Today’s post is written by Robyn Turnbull, who contributed the first part of the blog all about spandex a few weeks ago. There was so much to say about this wonderful piece of material that she has shared some more ideas today in Part II. Robyn is ASI® certified with FM and works in Cape Town.
In Part I of Spandex: It’s more than just a material swing we looked predominantly at the therapeutic value of suspended spandex and the different ways it can be suspended. But how can you get this valuable input with clients when they refuse to get into the spandex swings or don’t have the space for suspended spandex? In Part II we will look at other ways to use spandex and the therapeutic value they offer.
The spandex tunnel is a great piece of equipment because it takes up little storage space and can easily be transported for school or home visits. More than just convenience, the spandex tunnel offers a lot in terms of therapeutic value too!
Remember that the recommended spandex material we refer to here has a 4 way stretch. This makes the material more flexible and super stretchy. Spandex material typically stretches to 5 to 8 times its original length. Therefore, when making or buying a spandex tunnel you do not want the diameter of the tunnel to be too wide otherwise you will be missing the whole point of using spandex: full body input! But if the tunnel is too narrow it might be intimidating to enter. As a start point I’d recommend a minimum diameter of 65 cm for children.
A tunnel of material provides primarily tactile input, but when you add the stretchiness of spandex it provides resistance on the body as it moves which allows the development of body awareness and coordination of movement (S Smith-Roley, 2001). As the child crawls through the spandex tunnel it stimulates co-activation of muscles, encourages the assumption of a flexion posture and integrates primitive reflexes such as the symmetric tonic neck reflex. That is if you use it as a tunnel, but OT’s are creative and resourceful so there are many more ways to use this tunnel of material such as: using it as a rope to pull on, or sitting on it and being pulled around. Another fun way to use the spandex tunnel is to have the child lie on top and roll themselves into it such as creating a ‘hotdog’. This increases the tactile input and stimulates the development of crossing the midline.
Wearing spandex clothing increases whole body tactile input and dulls the effect of the light touch caused by looser fitting items of clothing. The tight fit provides pressure input, which gives more feedback about the movement of the body and calms the neurological system. Spandex or Lycra clothing such as tights or ‘second skin’ shirts can be worn under other clothes as a sensory strategy if the child is over reactive to tactile input or needs more calming proprioceptive input throughout the day.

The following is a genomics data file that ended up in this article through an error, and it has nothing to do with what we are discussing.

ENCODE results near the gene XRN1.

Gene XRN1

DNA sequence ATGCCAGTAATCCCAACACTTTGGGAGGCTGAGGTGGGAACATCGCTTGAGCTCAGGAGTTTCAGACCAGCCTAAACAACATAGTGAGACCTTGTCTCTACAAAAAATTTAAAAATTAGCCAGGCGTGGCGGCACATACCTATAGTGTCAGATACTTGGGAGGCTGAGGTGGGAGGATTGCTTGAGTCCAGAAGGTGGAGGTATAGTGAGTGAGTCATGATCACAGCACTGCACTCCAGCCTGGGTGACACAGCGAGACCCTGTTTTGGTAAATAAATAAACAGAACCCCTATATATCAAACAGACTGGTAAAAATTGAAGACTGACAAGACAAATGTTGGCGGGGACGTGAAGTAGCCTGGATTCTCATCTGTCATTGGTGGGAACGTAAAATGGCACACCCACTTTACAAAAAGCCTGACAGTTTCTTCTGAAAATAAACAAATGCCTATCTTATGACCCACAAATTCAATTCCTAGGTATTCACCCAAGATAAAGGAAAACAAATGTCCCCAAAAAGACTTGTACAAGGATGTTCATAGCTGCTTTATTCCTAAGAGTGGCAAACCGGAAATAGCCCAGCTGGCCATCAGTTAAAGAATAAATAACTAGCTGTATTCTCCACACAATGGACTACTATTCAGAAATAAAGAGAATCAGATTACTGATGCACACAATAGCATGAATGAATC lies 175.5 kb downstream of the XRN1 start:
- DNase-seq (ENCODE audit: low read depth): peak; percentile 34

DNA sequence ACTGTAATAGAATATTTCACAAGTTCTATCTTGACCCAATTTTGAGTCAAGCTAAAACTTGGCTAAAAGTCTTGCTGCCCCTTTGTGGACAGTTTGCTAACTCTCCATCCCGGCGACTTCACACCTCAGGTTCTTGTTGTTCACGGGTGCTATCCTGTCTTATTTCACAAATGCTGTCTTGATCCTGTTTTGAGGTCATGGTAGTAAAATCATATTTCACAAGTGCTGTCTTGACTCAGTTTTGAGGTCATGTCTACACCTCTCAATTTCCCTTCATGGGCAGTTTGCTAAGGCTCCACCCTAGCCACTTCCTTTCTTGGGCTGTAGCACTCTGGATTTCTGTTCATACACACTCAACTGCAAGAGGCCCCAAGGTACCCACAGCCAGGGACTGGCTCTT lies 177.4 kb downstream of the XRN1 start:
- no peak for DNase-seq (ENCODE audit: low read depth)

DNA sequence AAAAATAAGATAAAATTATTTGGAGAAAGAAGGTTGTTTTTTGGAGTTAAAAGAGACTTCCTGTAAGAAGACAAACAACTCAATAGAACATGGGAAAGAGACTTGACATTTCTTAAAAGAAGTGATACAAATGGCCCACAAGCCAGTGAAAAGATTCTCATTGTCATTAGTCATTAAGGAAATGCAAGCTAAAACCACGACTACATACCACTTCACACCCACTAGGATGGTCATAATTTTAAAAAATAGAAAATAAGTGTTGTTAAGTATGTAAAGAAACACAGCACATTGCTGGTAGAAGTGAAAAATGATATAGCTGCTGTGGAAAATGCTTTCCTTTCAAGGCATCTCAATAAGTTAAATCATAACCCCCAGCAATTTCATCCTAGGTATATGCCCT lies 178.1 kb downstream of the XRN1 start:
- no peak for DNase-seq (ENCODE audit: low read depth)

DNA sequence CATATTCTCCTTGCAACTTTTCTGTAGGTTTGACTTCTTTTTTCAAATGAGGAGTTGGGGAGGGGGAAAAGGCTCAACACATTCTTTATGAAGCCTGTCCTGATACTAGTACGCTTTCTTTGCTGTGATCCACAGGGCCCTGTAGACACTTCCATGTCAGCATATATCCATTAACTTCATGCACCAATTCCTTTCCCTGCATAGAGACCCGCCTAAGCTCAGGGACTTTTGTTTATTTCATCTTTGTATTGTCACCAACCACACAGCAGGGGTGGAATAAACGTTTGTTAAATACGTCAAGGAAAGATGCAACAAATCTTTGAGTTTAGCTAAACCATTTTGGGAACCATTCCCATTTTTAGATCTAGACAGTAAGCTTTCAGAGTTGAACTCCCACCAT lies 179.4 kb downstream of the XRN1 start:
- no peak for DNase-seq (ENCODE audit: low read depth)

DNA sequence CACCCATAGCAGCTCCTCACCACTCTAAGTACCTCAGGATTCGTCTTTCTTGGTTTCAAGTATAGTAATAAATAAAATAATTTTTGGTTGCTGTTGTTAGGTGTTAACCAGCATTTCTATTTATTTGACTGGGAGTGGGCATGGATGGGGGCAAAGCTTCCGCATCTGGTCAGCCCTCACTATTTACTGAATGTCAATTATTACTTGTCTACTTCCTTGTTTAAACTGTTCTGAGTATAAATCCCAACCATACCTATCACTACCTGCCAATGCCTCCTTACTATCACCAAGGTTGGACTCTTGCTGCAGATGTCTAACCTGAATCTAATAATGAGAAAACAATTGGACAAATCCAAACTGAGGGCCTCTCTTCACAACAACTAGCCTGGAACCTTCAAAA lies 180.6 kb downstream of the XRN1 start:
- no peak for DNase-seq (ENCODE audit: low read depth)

Photographed is a child in what we call the spandex body suit – or ghost suit. This is a simple design similar to that of a pillow case, where the top flap can be worn over the shoulder or over the head for those seeking intense proprioceptive input. The spandex body suit creates a quiet visual space, and provides increased proprioceptive input to the outside surfaces of the body – particularly at the top of the head and under the feet. The body suit can be worn while doing tasks such as climbing over obstacle courses, swinging or even while seated at tabletop tasks. Doing so increases the tendon stretch and resistance against the body as it moves, increasing the opportunity to develop body awareness and co-contraction.
For traveling parents or therapists a spandex body suit is also great tool to create a calming sensory space when a child may be experiencing over-stimulation. Climbing inside the body suit reduces visual noise, creates a darker space and reduces the threat of possible interaction and intimidating eye contact. Moving inside the body suit provides proprioceptive feedback through joint compression which inhibits the effect of over stimulation.
Spandex Mattress Cover
A spandex mattress cover has become one of the most versatile and fun pieces of equipment in the practice. It is so simple in design so can easily be made yourself if you have access to an over-locker. The spandex mattress cover can be made to any length from 1 meter to tunnel length. When pulled over a mattress it creates a space in which to play which provides whole body compression but allows enough space to incorporate games too. Whether you encourage the child to crawl through the mattress cover or to lie in it while playing perception / fine motor based games the full body proprioceptive feedback is both organizing and develops body awareness.
After making your first spandex mattress cover you might be left with some extra bits of spandex. These odd bits can be very useful in the therapy room. If you have nice long pieces you can use them in a similar way to Theraband™. These spandex offcuts can also be a valuable item in an Alert box or as part of a sensory diet to tie around the legs of chairs or as quick regulators in the classroom. If you have a few pieces you can plait them together to create a long rope which you can pull on while on a swing or scooter board. For added tactile play you can hang the individual pieces on a rod or hoop and create a tunnel or ‘car wash’ which the child can go through.
Being such a simple material and yet having so many ways in which to use it, spandex is an SI therapist’s best friend whether you have suspension points or not. Not only does it provide tactile input, but also proprioceptive input, as well as offering a lot of opportunity to stimulate the vestibular system too. This makes it a lovely piece of equipment to inhibit over reactivity and balance out the sensory systems at the central nervous system level. Given its modulating effect and ability to challenge skill, it is an asset in any therapy room, school and home.